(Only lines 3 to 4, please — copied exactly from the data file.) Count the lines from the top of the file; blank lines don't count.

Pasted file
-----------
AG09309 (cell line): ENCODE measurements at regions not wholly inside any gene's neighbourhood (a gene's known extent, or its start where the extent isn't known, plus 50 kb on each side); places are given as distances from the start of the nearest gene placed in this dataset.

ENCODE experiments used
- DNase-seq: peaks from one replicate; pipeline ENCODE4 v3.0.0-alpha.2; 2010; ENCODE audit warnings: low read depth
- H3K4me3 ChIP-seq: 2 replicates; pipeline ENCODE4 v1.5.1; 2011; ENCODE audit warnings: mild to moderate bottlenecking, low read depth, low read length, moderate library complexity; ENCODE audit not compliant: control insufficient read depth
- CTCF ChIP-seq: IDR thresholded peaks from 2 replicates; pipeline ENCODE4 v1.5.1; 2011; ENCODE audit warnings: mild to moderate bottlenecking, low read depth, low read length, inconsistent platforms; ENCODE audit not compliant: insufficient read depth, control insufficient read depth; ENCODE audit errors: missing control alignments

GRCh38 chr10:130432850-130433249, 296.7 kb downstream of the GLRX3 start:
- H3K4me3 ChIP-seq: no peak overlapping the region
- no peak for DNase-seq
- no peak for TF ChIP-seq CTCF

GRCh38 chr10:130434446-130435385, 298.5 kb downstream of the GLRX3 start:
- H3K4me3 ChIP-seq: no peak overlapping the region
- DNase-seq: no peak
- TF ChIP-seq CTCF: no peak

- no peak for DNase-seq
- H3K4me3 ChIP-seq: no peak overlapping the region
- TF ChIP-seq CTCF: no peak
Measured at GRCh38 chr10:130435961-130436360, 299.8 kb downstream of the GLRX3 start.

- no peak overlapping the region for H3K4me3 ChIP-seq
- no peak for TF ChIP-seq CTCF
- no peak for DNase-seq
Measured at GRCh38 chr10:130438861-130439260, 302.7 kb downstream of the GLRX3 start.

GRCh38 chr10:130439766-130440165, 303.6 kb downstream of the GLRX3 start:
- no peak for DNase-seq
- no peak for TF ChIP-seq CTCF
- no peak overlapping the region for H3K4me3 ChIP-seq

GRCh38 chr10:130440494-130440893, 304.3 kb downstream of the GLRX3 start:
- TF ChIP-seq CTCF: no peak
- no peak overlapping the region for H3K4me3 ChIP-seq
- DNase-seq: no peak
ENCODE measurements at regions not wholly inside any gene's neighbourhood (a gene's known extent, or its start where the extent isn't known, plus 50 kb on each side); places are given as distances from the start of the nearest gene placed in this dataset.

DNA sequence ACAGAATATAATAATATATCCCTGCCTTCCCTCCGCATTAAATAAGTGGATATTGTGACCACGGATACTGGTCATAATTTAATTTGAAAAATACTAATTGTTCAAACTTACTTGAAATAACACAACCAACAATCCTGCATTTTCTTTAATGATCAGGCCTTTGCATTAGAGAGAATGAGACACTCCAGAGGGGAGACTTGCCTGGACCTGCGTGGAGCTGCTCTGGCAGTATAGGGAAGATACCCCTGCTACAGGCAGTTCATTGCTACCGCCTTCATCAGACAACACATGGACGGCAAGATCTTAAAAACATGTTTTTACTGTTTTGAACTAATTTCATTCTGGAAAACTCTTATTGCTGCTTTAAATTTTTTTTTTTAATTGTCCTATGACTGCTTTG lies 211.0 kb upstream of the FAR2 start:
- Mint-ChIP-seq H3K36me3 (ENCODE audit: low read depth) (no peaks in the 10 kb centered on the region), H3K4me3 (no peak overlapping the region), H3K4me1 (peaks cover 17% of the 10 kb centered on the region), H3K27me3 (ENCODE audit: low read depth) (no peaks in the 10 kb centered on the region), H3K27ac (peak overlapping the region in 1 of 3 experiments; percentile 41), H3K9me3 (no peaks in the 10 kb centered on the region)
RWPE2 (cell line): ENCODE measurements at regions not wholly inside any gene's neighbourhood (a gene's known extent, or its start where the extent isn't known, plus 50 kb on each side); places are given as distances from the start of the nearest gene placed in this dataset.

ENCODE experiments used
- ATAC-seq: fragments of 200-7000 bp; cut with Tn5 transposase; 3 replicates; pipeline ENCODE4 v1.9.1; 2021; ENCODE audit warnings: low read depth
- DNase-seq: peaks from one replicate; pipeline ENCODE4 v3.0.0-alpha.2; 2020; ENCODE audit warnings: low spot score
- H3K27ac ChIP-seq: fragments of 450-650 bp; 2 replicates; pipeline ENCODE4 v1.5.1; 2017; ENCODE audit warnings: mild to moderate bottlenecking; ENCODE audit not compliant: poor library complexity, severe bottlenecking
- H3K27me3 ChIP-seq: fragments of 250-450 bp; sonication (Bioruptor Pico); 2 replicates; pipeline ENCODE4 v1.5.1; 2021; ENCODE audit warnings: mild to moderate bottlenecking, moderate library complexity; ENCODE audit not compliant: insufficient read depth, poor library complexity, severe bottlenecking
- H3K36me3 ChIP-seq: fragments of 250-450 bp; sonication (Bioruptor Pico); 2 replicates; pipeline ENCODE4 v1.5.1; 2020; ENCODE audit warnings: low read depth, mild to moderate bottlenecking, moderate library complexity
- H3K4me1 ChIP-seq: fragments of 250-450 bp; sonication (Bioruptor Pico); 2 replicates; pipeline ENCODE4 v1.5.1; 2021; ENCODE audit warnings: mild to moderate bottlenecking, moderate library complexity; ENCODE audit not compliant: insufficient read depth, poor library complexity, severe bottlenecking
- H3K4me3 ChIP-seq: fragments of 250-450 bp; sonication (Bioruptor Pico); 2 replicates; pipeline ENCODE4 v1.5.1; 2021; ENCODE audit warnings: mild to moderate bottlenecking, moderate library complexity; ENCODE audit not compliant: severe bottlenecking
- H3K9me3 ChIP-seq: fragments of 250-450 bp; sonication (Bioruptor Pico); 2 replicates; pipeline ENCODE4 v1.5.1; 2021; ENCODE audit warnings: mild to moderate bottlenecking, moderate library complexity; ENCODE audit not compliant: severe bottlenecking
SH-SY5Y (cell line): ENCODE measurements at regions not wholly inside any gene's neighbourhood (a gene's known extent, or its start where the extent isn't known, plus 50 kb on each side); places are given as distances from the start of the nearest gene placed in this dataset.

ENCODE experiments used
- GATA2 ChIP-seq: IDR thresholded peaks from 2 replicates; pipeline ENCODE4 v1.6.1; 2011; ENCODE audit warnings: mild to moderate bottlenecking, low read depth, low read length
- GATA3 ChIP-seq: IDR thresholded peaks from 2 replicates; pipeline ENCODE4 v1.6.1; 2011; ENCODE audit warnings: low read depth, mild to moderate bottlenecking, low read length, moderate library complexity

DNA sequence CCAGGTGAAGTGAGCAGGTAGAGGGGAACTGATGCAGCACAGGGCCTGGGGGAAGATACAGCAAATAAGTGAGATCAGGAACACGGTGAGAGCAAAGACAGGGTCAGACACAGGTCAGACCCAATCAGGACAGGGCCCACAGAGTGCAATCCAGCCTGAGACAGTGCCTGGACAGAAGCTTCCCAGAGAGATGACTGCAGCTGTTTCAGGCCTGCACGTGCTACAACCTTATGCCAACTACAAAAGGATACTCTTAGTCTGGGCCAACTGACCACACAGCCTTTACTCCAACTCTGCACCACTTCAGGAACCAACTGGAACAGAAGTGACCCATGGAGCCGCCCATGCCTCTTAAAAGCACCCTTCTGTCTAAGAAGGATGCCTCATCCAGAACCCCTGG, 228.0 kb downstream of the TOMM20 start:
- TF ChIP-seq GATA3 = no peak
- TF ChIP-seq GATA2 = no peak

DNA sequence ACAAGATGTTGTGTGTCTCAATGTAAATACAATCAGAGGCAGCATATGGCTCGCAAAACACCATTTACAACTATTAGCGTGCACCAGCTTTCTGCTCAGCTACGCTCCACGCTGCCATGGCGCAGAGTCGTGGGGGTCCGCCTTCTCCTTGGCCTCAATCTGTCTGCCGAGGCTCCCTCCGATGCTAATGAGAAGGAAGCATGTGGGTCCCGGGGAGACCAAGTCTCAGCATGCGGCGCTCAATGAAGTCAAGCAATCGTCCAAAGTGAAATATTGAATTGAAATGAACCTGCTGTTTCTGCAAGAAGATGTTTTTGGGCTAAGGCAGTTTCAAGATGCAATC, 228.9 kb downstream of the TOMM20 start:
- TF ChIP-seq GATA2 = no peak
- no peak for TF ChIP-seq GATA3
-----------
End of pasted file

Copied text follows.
- DNase-seq: peaks from one replicate; pipeline ENCODE4 v3.0.0-alpha.2; 2010; ENCODE audit warnings: low read depth
- H3K4me3 ChIP-seq: 2 replicates; pipeline ENCODE4 v1.5.1; 2011; ENCODE audit warnings: mild to moderate bottlenecking, low read depth, low read length, moderate library complexity; ENCODE audit not compliant: control insufficient read depth